The growing number of lawsuits by states against the new health care reform law is bringing to light a troubling underside of American politics. I watched last night as Pennsylvania Governor Ed Rendell explained why he would not support his Attorney General's desire to join other states in their suit against the federal government. The governor explained that doing so was a waste of time and, besides, when the opportunity was at hand for so many Pennsylvanians to get health insurance for the first time, he wasn't going to let anything stand in the way.
Not even the Constitution? The challenges being mounted by state attorneys general have to do with the constitutionality of this law, in particular, the requirement that each American purchase health insurance or be subject to fines, the collection of which would be supervised by the IRS. Governor Rendell is not the first I have heard make this response to these suits. An Illinois Congressman even went so far as to say that, when it came to matters this urgent, he wasn't going to allow the Constitution or the Declaration of Independence or anything else to get in the way.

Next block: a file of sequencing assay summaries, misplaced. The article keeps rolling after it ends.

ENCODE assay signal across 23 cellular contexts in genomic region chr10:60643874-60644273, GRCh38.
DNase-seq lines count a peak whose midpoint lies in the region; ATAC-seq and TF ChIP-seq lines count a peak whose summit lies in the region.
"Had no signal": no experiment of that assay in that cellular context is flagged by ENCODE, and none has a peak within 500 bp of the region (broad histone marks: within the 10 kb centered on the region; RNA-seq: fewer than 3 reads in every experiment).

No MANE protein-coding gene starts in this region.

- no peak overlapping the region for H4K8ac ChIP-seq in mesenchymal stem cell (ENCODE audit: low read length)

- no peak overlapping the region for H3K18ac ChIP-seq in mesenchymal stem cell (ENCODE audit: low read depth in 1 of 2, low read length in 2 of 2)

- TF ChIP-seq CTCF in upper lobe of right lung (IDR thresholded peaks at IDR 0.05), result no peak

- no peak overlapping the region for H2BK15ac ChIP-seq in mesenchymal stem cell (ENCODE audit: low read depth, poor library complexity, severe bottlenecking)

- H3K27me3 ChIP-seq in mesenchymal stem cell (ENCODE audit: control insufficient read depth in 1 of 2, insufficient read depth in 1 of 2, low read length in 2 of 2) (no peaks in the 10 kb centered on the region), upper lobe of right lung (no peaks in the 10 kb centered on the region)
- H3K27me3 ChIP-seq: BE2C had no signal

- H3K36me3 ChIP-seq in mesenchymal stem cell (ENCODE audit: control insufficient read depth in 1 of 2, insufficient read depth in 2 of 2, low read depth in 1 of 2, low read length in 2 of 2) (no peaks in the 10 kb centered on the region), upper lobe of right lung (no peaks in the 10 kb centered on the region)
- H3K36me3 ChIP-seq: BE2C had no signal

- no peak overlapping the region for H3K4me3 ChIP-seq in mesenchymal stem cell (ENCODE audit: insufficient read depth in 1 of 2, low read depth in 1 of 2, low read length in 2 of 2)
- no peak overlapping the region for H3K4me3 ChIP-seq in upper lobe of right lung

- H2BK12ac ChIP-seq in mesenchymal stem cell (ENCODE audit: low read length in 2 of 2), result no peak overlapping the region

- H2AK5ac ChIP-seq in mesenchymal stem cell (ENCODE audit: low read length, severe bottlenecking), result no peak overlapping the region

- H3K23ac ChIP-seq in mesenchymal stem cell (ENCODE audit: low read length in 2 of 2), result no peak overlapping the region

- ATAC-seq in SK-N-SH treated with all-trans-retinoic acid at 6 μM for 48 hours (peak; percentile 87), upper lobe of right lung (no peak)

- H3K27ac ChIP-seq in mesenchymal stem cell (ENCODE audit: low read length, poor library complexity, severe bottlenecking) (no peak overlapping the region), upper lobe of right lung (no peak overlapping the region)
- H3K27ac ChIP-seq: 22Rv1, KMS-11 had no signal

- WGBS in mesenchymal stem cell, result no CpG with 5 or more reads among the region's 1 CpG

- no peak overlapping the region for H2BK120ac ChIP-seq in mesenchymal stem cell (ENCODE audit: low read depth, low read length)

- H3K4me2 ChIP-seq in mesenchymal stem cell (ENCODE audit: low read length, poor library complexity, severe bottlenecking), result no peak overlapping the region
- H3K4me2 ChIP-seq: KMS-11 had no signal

So has politics in America been reduced to sentiment and power, merely? It would seem. Not even the health care of American citizens is more important than following the Constitution. If the current reform law is unconstitutional, we need to know, so that we can pursue one that will conform to the law of the land and satisfy the demands of its supporters.
But it seems, increasingly, that may politicians feel only the loosest of couplings to the Constitution. If that's the case, then these lawsuits are good, if only to draw such people out into the open so that they are compelled to state their views clearly.
The electorate can decide from there what must be done.
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